Using your phone simply for text messages and voice calls, however, can probably guarantee a week's worth of battery use without needing a charge.

Would you buy a thicker phone?

"I think people want thinner phones, and they're not going to be willing to make that compromise and purchase a phone that's maybe half a centimetre thicker," said Patrick O'Rourke, who reviews phones and gadgets at the tech site MobileSyrup.

A phone that's thicker than the most popular models would probably have to guarantee far more than two to three days or battery life to justify a thicker body, he said.

For most people, though, a day's worth of juice is good enough. 

"As long as my phone can last from whenever I wake up until the evening, that's perfect for me," said O'Rourke.

Strand said it's theoretically possible to build a battery that is about the same size as current smartphone batteries but with "twice the energy density," but it wouldn't be tenable and would fry itself in about a month's time.

Strand's work focuses on improving the materials in batteries so that they can hold more lithium, making for a longer-lasting charge, but she says a viable multi-day battery is still several years off.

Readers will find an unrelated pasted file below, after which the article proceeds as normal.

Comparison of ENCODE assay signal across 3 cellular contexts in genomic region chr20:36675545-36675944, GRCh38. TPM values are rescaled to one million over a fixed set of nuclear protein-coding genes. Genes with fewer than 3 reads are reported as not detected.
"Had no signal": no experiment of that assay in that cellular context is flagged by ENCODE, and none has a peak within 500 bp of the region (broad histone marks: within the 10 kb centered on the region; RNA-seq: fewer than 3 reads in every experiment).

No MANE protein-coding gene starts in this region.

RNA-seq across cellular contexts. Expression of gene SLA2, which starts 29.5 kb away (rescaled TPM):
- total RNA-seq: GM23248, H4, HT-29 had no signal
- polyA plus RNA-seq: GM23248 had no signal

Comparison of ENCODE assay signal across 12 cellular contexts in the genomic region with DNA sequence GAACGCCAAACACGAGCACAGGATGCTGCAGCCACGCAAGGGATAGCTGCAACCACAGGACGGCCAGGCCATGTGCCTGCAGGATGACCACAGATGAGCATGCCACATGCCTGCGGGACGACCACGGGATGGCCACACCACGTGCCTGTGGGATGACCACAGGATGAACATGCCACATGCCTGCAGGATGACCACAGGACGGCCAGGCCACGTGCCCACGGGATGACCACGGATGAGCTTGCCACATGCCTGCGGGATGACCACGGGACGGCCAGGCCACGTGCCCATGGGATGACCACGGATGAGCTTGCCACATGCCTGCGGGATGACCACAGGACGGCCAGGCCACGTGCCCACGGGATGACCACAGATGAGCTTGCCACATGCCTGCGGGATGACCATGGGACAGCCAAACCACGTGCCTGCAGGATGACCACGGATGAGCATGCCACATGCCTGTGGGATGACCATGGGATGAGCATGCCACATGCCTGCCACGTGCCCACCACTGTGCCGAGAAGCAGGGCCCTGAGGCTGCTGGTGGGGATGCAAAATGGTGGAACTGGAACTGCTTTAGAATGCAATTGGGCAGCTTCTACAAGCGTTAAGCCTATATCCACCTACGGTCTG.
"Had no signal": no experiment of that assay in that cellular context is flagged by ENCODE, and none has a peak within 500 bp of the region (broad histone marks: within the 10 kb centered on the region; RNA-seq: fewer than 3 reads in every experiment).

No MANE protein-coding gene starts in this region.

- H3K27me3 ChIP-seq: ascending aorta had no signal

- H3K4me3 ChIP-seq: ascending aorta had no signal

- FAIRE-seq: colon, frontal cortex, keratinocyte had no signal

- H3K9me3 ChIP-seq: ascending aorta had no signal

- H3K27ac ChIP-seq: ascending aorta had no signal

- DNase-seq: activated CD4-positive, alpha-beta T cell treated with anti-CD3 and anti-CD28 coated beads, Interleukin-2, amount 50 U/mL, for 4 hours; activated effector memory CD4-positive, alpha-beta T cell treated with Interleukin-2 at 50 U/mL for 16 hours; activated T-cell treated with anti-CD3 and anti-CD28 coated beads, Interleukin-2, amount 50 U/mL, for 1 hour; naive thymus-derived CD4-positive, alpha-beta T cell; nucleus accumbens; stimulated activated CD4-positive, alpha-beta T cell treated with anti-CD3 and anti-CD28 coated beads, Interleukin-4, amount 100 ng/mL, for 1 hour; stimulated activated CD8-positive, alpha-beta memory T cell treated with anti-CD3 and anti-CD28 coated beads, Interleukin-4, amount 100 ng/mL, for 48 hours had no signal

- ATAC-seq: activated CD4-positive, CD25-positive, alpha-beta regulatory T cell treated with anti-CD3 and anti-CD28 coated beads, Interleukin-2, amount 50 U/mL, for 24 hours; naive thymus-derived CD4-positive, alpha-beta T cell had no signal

Extending battery life on the go

Impressive battery life might not be the sexiest smartphone spec, but there's enough demand for it that third-party products have stepped in to try to give phones some extra juice.

Portable power packs plug into your phone and can carry enough power to fully charge a phone a couple of times when you're on the move.

Some phone cases, such as those made by Mophie, contain a battery pack so if you don't mind a thicker device, these products will protect your phone and extend its battery life.

Apple Smart Battery Case

Apple's recent launch of an iPhone battery pack was seen by many as an admission that their phones' battery life wasn't up to snuff for many users. (Apple)

Aside from buying battery-boosting accessories, O'Rourke suggests making sure your phone's battery-saver mode, which usually kicks in automatically when you're almost out of juice, is optimised.